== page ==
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Small Business Contracts With Feds Should Receive Legal Review

A recent New York Times report indicated that small business contracts with federal agencies dipped 11 percent over the last fiscal year.

Still, the federal government continues to award hundreds of billions of dollars in private business contracts – some $460 billion by the end of last fiscal year. Plus, Congress just approved a $1.1 trillion spending bill for this fiscal year, and that’s going to include a large number small business contracts.

These jobs can be the critical lifeblood of a small operation. Small businesses received about 18 percent of all federal contracts.The downward trend means not only is the process for securing the contract growing more competitive, but maintaining this work requires companies to be thorough in all aspects of their operation.

A recent survey by American Express reveals that over the last year, the amount of time and money that small business contractors invest in seeking federal contract opportunities averages about $129,000. That’s a nearly 50 percent increase over the course of the last three years.

The good news for those who stay in the game is that landing that first contract win is taking less time. Ten years ago, it took almost three years and an average of nearly 6 unsuccessful bids before a small firm procured its first federal contract. Those surveyed over the last three years say it took just 1 year and an average of 3 bids to get to that same place.

Still, it’s a considerable investment, and small business owners need to make sure they are fully prepared even before they start pursuing bids.

Most federal agencies require their contractors to have some degree of compliance with regulatory guidelines. The extent of that depends on your industry and the size of the contract.

Even those companies that have already secured contracts sometimes require assistance to help redevelop or restructure internal policies and controls to comply with ever-evolving legislation and ethical requirements.

For example, companies that aren’t familiar with the law may run afoul of things like the ostensible subcontractor rule. This is the U.S. Small Business Administration rule that says a business and subcontractor violate the federal contract agreement when the subcontractor performs the primary and vital work – even if the small business performs the management function.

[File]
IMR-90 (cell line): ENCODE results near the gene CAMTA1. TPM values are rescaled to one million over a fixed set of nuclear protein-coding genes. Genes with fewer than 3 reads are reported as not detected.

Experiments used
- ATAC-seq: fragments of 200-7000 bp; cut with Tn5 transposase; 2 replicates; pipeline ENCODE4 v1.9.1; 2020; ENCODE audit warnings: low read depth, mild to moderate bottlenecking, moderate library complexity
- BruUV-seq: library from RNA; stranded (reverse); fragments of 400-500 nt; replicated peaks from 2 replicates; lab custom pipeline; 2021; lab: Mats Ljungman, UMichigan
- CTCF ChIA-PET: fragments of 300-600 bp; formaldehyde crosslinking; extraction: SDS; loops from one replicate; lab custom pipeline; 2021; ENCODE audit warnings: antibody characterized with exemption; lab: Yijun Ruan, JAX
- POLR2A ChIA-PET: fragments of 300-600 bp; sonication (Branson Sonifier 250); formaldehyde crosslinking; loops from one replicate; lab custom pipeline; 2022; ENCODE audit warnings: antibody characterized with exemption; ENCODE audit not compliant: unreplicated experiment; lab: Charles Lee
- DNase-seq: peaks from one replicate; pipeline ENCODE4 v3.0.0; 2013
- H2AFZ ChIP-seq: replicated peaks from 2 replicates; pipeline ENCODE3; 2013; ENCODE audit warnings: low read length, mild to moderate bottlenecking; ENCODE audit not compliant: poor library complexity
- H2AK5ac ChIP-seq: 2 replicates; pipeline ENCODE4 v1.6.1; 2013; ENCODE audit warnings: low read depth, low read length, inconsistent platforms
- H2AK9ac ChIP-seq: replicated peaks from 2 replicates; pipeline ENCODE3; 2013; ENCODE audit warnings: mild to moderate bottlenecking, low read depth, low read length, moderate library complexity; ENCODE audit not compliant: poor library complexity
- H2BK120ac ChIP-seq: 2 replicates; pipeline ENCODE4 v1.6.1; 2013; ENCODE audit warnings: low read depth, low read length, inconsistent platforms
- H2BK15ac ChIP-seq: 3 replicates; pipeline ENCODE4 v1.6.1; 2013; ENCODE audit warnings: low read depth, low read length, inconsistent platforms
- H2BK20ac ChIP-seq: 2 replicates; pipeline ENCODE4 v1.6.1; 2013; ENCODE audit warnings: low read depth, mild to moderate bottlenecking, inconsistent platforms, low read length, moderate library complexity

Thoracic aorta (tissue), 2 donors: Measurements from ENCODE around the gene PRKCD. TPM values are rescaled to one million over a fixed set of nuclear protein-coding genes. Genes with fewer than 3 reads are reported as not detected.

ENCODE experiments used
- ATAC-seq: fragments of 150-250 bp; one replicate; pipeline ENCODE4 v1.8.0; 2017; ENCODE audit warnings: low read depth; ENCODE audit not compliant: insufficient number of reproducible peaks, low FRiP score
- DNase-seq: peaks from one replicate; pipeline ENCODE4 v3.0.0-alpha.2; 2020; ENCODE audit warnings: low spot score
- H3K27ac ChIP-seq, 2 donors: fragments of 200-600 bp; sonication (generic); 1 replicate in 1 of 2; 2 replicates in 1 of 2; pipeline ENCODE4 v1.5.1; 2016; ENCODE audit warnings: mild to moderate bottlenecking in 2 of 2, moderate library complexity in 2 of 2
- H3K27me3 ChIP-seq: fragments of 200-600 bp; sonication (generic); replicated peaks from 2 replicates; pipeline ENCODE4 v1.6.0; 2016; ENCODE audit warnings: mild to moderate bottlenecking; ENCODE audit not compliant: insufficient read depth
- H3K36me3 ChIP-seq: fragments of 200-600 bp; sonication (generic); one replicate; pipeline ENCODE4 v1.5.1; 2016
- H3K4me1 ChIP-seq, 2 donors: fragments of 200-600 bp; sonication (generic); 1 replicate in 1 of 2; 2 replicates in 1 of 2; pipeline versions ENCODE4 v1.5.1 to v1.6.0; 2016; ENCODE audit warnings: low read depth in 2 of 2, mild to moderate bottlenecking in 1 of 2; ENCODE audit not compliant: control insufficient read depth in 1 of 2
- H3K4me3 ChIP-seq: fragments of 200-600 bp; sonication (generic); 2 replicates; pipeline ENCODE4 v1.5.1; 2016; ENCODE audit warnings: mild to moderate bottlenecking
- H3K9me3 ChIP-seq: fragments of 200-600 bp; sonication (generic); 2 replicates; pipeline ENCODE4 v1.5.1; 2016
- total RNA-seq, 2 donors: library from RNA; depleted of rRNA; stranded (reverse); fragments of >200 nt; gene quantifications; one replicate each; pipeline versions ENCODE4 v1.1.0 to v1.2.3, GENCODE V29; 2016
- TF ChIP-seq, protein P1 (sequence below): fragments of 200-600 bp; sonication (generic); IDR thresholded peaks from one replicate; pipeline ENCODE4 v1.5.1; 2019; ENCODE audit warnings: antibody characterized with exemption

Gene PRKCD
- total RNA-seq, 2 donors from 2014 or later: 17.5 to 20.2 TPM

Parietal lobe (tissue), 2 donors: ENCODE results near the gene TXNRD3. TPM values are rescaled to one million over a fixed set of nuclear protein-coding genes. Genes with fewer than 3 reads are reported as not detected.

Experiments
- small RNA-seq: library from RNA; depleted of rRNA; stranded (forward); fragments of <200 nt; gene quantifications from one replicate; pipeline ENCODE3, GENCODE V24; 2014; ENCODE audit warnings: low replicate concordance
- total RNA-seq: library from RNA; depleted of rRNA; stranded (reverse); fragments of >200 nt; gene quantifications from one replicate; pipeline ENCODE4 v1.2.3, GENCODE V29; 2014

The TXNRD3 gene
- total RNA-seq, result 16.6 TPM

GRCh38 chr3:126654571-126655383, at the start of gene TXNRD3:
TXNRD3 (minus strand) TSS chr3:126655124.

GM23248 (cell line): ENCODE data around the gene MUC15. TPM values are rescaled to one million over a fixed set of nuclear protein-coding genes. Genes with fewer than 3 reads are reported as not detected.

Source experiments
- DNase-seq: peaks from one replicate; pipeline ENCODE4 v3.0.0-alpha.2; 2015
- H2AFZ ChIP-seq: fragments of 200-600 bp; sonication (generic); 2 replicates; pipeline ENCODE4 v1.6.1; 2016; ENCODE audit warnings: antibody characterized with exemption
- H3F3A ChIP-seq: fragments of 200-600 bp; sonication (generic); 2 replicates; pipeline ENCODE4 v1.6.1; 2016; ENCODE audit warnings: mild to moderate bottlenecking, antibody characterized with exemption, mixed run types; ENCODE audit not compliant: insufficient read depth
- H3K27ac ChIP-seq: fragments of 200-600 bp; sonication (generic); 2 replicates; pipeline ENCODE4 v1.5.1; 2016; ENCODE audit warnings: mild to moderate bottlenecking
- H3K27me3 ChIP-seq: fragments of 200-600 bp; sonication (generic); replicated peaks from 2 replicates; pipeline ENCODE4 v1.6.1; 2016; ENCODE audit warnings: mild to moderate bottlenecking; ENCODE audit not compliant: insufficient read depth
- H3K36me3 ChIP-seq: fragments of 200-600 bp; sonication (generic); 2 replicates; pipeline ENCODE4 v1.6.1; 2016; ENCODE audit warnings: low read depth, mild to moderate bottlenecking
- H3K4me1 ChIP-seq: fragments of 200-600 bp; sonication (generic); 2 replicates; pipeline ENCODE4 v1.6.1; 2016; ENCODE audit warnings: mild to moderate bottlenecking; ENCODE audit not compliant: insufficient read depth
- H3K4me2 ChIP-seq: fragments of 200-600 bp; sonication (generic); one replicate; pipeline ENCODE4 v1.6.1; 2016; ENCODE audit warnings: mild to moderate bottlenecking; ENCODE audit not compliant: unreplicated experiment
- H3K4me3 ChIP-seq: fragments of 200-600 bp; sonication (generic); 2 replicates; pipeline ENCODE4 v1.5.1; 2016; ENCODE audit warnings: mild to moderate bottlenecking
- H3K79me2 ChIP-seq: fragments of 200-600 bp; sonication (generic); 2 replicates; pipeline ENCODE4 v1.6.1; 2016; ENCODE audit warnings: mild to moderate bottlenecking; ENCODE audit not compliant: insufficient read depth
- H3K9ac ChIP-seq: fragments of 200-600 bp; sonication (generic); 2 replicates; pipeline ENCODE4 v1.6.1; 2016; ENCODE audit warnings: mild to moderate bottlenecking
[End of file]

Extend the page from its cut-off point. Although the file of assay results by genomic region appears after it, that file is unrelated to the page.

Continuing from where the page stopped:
There are also a number of other limitations on subcontracting, per FAR 52.219-14. Companies are subject to compliance verification of these rules through a review conducted by the contracting officer technical representative or the contracting officer.

While historically, these reviews may not have been especially thorough, government regulators may be paying closer attention now that the overall number of contracts being awarded has shrunk.

The primary reason for the decline, according to the Times, is a significant reduction in Defense Department spending. At the end of last fiscal year (Sept. 30, 2013), the Pentagon had awarded about $308 billion in private contracts, down about $54 billion from a year earlier.

Becoming effective in the set-aside process of federal contract procurement will require small businesses to be diligent in their development and oversight. We can help.

The Law Offices of Ira S. Newman provides small business representation in New York City, Long Island, Great Neck and throughout the area. Call 516-487-7375 or send us an e-mail.

Additional Resources:
Federal Contracts Plunge, Squeezing Private Companies, Jan. 15, 2014, By Danielle Ivory, The New York Times
More Blog Entries:
New York Non-Compete Litigation on the Rise, Sept. 4, 2014, Great Neck Small Business Lawyer Blog